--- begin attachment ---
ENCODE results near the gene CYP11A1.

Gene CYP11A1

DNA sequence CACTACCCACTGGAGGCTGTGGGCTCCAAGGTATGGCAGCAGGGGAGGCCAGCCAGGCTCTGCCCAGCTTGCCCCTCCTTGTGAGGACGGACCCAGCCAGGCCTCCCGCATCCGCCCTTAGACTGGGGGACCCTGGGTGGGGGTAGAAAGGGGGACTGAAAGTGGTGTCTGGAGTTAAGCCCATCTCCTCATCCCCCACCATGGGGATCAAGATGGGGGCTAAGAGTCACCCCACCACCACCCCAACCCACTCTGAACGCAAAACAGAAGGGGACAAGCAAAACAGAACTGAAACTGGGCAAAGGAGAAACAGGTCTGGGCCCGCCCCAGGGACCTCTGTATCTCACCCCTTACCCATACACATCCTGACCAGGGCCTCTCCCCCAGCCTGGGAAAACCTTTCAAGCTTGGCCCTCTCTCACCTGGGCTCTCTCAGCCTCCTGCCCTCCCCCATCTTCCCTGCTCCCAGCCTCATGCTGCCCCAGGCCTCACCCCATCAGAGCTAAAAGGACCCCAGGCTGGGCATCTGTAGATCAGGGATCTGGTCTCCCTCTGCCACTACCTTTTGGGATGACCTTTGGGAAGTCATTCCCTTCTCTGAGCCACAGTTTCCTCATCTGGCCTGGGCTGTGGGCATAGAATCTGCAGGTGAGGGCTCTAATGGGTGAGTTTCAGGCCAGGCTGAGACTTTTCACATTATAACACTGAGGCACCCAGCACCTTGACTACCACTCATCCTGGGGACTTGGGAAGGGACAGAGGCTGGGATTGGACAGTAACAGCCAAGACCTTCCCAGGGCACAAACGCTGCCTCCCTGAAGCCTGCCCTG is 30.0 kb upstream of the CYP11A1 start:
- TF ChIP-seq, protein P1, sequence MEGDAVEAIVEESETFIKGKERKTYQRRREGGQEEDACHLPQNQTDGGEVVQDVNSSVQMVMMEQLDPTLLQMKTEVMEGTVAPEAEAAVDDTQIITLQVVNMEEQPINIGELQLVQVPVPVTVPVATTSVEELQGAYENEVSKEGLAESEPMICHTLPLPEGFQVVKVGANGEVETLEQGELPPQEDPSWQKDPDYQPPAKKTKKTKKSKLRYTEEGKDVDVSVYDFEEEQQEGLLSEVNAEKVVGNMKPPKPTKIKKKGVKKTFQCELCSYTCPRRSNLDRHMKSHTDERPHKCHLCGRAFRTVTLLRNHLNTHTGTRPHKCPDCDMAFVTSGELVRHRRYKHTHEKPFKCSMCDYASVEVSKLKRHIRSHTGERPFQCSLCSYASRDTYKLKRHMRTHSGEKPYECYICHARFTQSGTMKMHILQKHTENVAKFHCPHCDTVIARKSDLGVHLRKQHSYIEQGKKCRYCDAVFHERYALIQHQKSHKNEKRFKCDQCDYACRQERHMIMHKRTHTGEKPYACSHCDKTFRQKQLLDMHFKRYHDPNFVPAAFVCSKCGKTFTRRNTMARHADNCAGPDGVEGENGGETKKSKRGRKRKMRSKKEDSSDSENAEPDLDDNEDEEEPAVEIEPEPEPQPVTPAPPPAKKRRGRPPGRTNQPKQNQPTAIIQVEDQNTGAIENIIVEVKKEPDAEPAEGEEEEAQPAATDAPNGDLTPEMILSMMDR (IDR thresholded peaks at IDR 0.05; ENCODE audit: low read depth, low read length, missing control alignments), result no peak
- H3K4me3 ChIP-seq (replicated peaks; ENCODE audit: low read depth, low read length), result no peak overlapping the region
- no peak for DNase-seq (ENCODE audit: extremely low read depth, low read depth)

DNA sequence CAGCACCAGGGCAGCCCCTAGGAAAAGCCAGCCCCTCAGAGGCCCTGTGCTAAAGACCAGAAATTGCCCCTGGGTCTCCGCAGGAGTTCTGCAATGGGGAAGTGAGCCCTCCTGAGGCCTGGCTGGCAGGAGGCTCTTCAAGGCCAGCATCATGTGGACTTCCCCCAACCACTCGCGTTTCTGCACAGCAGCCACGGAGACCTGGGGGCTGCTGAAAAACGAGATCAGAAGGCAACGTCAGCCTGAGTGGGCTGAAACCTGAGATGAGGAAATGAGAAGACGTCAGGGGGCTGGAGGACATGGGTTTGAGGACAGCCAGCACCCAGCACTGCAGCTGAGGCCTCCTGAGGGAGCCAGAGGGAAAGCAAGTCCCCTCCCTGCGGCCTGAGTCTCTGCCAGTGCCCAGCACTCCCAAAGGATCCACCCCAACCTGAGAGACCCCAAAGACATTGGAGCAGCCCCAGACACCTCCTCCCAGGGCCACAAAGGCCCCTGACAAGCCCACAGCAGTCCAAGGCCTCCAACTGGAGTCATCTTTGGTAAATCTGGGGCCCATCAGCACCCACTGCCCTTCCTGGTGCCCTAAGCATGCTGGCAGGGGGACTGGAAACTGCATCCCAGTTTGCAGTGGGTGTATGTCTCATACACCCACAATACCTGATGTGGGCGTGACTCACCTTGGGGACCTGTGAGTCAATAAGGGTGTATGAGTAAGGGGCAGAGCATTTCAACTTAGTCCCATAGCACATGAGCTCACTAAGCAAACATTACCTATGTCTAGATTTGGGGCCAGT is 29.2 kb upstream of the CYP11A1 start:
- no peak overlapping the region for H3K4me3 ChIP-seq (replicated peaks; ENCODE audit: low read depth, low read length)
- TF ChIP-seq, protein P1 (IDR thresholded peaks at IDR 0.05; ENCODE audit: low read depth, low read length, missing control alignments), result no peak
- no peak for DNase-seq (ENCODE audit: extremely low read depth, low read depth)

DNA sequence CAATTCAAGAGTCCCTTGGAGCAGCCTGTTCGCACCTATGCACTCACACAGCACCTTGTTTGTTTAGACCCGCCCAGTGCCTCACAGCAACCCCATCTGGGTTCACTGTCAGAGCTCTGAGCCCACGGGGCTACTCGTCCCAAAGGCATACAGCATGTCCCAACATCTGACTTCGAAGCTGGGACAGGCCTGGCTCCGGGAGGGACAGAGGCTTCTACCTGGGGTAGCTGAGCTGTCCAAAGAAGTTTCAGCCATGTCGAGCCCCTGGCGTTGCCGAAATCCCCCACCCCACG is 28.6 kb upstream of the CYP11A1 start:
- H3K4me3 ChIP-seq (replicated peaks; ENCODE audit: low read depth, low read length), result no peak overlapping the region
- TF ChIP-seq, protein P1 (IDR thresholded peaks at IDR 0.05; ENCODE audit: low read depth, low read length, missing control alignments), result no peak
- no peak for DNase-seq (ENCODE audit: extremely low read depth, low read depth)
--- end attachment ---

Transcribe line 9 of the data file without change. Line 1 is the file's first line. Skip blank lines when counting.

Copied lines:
- TF ChIP-seq, protein P1 (IDR thresholded peaks at IDR 0.05; ENCODE audit: low read depth, low read length, missing control alignments), result no peak